2. I also avoid controversial issues and tell people not to trust Wikipedia content on controversial topics. I do think they make for interesting social studies, but that is not good for Wikipedia. In the long run, the Foundation will have to fundamentally change how people work on Wikipedia, essentially redefine “anyone can edit” to not mean “any article at any time” At the very least, controversial articles should be edited only by those who have a proven track record of constructive editing non-controversial articles (yes that means mandatory accounts). Admins should be required to do a minimum amount of content creation to keep their positions. Right now the focus has gotten away from creating and improving the encyclopedia.

  3. This is a very interesting case study. However, I am not sure that the evidence you present supports your conclusion. I would encourage you to delve deeper into drork’s personal biases. It appears that the source of his downfall was political wrangling over issues to do with middle eastern conflict. But as an Israeli, this is surely something that drork was far from unbiased about. Considering this, surely it is less likely that something about wikipedia’s structures and practices corrupted drork, and more likely that the source of the corruption was drork’s own values and opinions coming into direct conflict with those highly opposed to him.

    My point is, that if a non-Israeli editor had been involved in the same discussions, maybe they wouldn’t have had such an inverse effect. It is possible that due to his background, drork is a statistical outlier – maybe if you followed other editors who stuck to areas that they aren’t politically motivated by, you would find less evidence of corruption and conflict.

    Of course, editors are likely to be drawn to work on topics that interest them, and often interests will correlate with political investment. So it is likely that a lot of editors end up corrupting themselves by getting involved in areas where they are bound to be aggrevated by all the conflict.

    So, with a study of wider scope, you could probably present some good evidence that this attraction of editors to areas likely to upset them, like moths to a fire, is a major source of Wikipedia’s problems. I think this would be a very interesting area to explore. But I don’t think you could then conclude that it is Wikipedia’s systems that are at fault – perhaps these systems are as good as they can be, but are simply being overwhelmed by the human tendency to argue about things that matter to us.

    I actually did a study of Wikipedia last year, and concluded that wikipedia’s systems are extremely well-constructed for helping editors foster a social image of participating in an imaginative community. I also argued that much of the conflict and vandalism on Wikipedia was very important for helping create this and bring editors closer together. I believe that while Wikipedia’s is nothing like the Utopian ideal that Benkler and others present (as you said), it is very socially functional, and that much of what people claim is unhelpful conflict that is leading to Wikipedia’s demise is actually a natural and important part of normal social processes.

    You can read it here:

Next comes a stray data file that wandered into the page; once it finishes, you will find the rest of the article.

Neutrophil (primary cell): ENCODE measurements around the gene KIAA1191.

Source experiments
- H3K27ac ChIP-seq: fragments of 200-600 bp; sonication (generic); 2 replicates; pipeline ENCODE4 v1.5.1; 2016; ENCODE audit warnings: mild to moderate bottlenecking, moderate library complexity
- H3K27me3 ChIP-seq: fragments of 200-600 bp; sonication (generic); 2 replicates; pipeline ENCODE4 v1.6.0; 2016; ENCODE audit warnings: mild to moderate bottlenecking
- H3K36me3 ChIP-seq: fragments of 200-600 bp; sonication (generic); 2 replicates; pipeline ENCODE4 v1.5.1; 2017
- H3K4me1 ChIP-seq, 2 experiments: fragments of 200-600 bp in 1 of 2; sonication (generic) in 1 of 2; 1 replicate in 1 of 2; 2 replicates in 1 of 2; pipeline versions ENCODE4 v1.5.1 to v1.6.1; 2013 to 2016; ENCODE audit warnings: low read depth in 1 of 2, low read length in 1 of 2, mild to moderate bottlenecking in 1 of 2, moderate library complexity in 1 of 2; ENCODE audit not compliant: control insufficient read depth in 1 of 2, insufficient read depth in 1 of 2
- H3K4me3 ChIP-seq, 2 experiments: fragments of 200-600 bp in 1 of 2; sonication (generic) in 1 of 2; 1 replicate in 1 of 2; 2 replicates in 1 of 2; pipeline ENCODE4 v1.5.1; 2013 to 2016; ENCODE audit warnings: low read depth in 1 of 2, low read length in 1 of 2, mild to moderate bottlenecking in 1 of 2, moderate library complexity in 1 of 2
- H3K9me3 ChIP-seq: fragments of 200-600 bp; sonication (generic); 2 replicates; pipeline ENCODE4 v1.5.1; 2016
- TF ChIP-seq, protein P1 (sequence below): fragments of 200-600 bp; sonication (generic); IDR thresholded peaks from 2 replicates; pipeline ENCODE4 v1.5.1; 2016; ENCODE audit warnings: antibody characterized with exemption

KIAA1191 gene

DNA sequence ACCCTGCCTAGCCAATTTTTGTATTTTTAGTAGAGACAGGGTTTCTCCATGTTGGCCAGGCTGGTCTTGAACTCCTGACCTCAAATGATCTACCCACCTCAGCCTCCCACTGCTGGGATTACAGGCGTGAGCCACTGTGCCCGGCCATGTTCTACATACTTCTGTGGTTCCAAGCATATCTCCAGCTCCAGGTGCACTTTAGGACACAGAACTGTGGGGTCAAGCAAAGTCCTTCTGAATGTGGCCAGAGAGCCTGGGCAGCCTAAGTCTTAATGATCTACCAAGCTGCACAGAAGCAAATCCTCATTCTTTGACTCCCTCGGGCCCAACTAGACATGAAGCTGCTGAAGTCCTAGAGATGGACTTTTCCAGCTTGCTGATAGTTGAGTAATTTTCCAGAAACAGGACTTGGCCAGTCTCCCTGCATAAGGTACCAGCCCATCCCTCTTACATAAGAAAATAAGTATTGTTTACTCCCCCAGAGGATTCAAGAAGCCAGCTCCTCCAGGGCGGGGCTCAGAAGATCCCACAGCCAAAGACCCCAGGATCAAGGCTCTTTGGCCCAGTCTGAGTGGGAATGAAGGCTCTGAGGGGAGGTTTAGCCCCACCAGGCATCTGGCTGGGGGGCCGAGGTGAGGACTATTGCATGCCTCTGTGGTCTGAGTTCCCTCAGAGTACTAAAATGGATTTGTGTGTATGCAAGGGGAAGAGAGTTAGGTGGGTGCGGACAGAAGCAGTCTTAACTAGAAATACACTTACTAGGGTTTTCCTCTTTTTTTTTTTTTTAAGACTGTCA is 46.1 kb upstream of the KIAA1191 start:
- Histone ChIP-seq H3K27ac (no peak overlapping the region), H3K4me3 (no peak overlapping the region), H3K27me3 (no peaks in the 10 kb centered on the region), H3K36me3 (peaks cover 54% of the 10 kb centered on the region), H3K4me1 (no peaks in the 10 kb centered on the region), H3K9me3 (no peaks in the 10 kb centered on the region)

Keep up this research – this is a great case study and a very interesting direction to be looking. But I advise looking beyond surface level-signs of Wikipedia’s downfall. It’s more robust than people think!

  4. Hi Heather, this is a brilliant short article, thanks for sharing it! I wanted to take it as an opportunity to mention a grant proposal for WMF that I’ve been working on, — the idea there is to try to understand Wikimedia as a peer learning platform. How can we learn from conflict and dissension rather than merely repeat and amplify it? I think it is this kind of learning that makes Benkler/Nissenbaum type “virtues” possible, not simply the wiki medium per se! Indeed, CBPP requires increasingly sophisticated mechanisms for “integrating” contributed work. I’d be curious to know what you think of our proposal (and I’m going to back-link to this article from the proposal itself).

  5. Thank you so very much for all your great comments 🙂

    Sterling, yes, you’re right (although I would push back a little on the statement that conflict on Wikipedia is the same in the “real”/offline world – I think there are some important differences). What I’m trying to speak to in this piece is that the theory doesn’t reflect the experience of a lot of people who find themselves involved in conflict in the encyclopedia. Reminding us (and trying to work towards more inclusive, more accurate theory) is about deeply understanding people who don’t reflect what’s considered normal.

    Leigh, that’s really interesting. I’d love to hear more about what you think are good, practical answers here 🙂

    thedarkfourth, thank you for sharing your paper! I do disagree, though. Drork certainly has biases that impacted his engagement with other editors. Everyone has biases and personal motivations for being involved (in these and other articles). My aim here is not to generalise i.e. I’m not saying that this is every single person’s experience on Wikipedia (although, I would argue that there are more and more people who have had similar experiences). I’ve tried to give an in-depth perspective on a single case because we get a lot more information about why people turn away from Wikipedia than from the vantage of the crowd.

    Joe, yes! I’d love to read more. I’m about to give a presentation on this at IR14 in Denver but will look when I’m free.

    Thank you all for your comments! They’ve been really helpful before I give the talk 🙂